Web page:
Lets be honest though.  SoCal is stunning from a weather standpoint.  Nothing better in the USA.  But your traffic is horrid (at least in the more heavily populated areas).  Your taxes suck.  Your housing is stupid expensive. (I've been offered several jobs in SoCal and San Fran lately, so I've done the homework on cost of living and taxes compared to other areas in the US)  And you have these things where the whole frigging earth shakes and moves.  I'd rather deal with a hurricane than an earthquake any day, see we know when a hurricane is coming and can just evacuate and let your insurance sort out the mess if need be.  

My point is, alot of places fit the bill he's describing.  To me, it seems as though you have made the exact sort of compromises you're cautioning him against.  You put up with the crappy traffic, high taxes, high price of real estate, and earthquakes in exchange for amazing weather, great golf, great schools, etc.  No place is perfect.  You just have to find the right balance of what you want vs what a place offers.

Edited by rblmp32, 12 July 2017 - 11:22 AM.


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#55 SilverBullets

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Posted 12 July 2017 - 11:27 AM

Phoenix/Scottsdale is pretty hard to beat for what you are looking for.  I moved here from Columbus, Ohio almost a year ago and have fallen in love with it.  Weather is really hard to beat for 8 to 9 months of the year.  Golf courses are everywhere.  There are plenty of great places to live in the city and suburbs.  Schools in the Burbs are really good.  There is a great food scene with seemingly endless good to great local restaurants.  Lot of things to do here.  Good nightlife, great restaurants, lot of outdoor activities.  Golf can get pricey during spring training but other than it's not bad.

Cost of living is low.  It's actually pretty comparable to the Midwest (I think it's something like 8% higher cost of living than Columbus, Oh... which was considered dirt cheap by most).  Job market is also really solid.  Phoenix has grown to the 5th biggest city in the country and companies have been following.  More companies are moving here and some California based companies are taking a bigger presence here due to tax issue and costs with California.

We looked at moving to Texas... Phoenix had 3 major things over the cities in Texas we looked at that we liked a lot more than Texas:  1 - Traffic... Phoenix has almost no traffic.  There is some, like all cities, but it actually has less traffic than Columbus and most of the Midwest cities did.  Traffic in Houston.... good luck lol.... 2 - Phoenix is pretty (as long as you think desert-scape is pretty).  Phoenix is actually really pretty.  Drive no more than 15 minutes in any direction and you'll find a great hiking trail and you can really see how pretty it is.  Many homes have mountain views.  My home stares directly at Camelback Mountain.  You can't find that in Texas.  3 - The food scene.  We are foodies.  Phoenix has a crazy amount of options and has seemingly countless options in all cuisine types.  My parents always believe Phoenix was a bunch of Mexican restaurants and hotel restaurants.... Nope... not even close.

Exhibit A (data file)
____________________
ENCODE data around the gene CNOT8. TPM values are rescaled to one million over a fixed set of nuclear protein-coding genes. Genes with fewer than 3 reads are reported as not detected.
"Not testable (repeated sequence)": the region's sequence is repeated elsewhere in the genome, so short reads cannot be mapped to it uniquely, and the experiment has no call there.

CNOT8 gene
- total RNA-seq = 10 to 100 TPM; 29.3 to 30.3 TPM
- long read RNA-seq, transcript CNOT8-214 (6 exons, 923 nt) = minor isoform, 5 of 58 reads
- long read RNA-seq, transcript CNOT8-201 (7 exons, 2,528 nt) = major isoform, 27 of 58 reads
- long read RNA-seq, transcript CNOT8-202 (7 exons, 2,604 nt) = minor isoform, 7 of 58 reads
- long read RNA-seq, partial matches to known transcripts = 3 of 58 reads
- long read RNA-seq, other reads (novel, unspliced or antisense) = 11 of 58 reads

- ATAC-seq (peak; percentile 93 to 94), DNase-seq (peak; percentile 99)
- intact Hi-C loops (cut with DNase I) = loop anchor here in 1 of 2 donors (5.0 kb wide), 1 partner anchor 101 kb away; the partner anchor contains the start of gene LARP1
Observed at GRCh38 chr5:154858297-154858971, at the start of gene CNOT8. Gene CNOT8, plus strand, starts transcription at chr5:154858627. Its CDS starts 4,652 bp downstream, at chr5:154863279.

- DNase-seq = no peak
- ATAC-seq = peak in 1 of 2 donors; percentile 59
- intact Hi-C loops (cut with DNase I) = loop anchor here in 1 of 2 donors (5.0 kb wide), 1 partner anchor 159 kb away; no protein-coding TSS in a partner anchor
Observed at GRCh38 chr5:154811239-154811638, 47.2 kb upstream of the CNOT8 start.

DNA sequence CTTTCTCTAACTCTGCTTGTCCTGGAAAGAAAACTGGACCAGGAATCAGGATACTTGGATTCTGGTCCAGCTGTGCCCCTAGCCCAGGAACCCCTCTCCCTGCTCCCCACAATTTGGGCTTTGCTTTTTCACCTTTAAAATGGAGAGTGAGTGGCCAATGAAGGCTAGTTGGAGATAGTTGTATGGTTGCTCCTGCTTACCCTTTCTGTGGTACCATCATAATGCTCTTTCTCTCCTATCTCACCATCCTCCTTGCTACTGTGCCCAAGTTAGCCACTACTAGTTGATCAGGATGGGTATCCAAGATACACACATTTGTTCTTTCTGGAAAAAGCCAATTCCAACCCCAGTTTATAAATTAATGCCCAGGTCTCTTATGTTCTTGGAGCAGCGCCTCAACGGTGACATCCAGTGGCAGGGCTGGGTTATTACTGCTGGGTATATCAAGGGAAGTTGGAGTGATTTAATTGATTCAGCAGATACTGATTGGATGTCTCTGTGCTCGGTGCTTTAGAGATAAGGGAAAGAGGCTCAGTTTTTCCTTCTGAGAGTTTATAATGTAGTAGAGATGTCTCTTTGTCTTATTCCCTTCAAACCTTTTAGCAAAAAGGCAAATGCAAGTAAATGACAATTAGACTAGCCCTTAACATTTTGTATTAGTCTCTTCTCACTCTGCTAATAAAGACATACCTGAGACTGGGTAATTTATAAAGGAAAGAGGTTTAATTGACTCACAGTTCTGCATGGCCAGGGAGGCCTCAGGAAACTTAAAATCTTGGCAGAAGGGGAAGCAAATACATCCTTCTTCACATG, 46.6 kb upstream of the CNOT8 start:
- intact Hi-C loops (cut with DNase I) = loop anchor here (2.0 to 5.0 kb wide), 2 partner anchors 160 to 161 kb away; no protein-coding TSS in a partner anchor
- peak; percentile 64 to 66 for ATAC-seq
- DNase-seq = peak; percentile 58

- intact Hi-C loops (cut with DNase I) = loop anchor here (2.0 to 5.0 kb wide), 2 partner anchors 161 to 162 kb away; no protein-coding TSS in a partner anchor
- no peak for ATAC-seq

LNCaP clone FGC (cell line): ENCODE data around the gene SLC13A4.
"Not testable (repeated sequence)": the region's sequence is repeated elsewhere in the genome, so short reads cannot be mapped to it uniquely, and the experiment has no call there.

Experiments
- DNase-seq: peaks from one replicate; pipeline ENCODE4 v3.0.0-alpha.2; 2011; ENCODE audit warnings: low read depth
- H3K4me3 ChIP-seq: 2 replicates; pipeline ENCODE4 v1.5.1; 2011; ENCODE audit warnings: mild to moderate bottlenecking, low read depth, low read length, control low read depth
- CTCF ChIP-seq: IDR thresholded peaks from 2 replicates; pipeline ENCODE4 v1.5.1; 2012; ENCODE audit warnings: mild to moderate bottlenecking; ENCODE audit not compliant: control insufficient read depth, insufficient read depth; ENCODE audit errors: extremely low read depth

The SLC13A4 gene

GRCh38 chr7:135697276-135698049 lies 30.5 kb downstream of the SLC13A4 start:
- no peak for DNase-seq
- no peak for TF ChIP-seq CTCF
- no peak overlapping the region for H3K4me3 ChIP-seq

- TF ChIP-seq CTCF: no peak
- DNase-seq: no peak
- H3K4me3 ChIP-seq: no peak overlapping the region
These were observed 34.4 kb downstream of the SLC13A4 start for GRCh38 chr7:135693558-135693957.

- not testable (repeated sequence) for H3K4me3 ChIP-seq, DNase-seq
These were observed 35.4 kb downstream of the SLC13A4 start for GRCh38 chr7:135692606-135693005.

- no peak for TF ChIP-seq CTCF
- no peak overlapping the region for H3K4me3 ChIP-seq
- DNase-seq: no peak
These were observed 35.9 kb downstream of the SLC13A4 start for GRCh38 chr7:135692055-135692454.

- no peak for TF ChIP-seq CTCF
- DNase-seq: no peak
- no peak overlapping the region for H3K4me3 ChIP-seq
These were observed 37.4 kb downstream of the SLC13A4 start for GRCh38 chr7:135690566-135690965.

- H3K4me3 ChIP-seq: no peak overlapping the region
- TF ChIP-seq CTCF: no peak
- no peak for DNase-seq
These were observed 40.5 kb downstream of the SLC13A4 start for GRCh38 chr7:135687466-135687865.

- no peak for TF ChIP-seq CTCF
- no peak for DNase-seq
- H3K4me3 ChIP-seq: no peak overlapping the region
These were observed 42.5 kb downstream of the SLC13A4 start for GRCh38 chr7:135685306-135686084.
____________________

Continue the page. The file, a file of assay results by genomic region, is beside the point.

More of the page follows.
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#56 PixlPutterman

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Posted 12 July 2017 - 11:34 AM

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#57 duffer987

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Posted 12 July 2017 - 11:34 AM

 rblmp32, on 12 July 2017 - 11:21 AM, said:

 sharkiesj, on 11 July 2017 - 10:13 PM, said:

You're moving for all  the wrong reasons.  You're moving because you want more.  You want less traffic, less taxes, better schools, a bigger house and property, etc.  The only place that exists that's fits your bill is Alaska and the last time I checked, you can't swing very well when grizzly bears are in your backswing.   And that's in the springtime!! And I haven't even mentioned the polar bears!!!!!!!  Again, don't you know how good you have it right now? Much better sitting in traffic on the 91 vs. scurrying down to the basement because Hurricane JonesScott is fast approaching.   You got it good son, reaaaaaaaaal gooooooooood.

Lets be honest though.  SoCal is stunning from a weather standpoint.  Nothing better in the USA.  But your traffic is horrid (at least in the more heavily populated areas).  Your taxes suck.  Your housing is stupid expensive. (I've been offered several jobs in SoCal and San Fran lately, so I've done the homework on cost of living and taxes compared to other areas in the US)  And you have these things where the whole frigging earth shakes and moves.  I'd rather deal with a hurricane than an earthquake any day, see we know when a hurricane is coming and can just evacuate and let your insurance sort out the mess if need be.  

My point is, alot of places fit the bill he's describing.  To me, it seems as though you have made the exact sort of compromises you're cautioning him against.  You put up with the crappy traffic, high taxes, high price of real estate, and earthquakes in exchange for amazing weather, great golf, great schools, etc.  No place is perfect.  You just have to find the right balance of what you want vs what a place offers.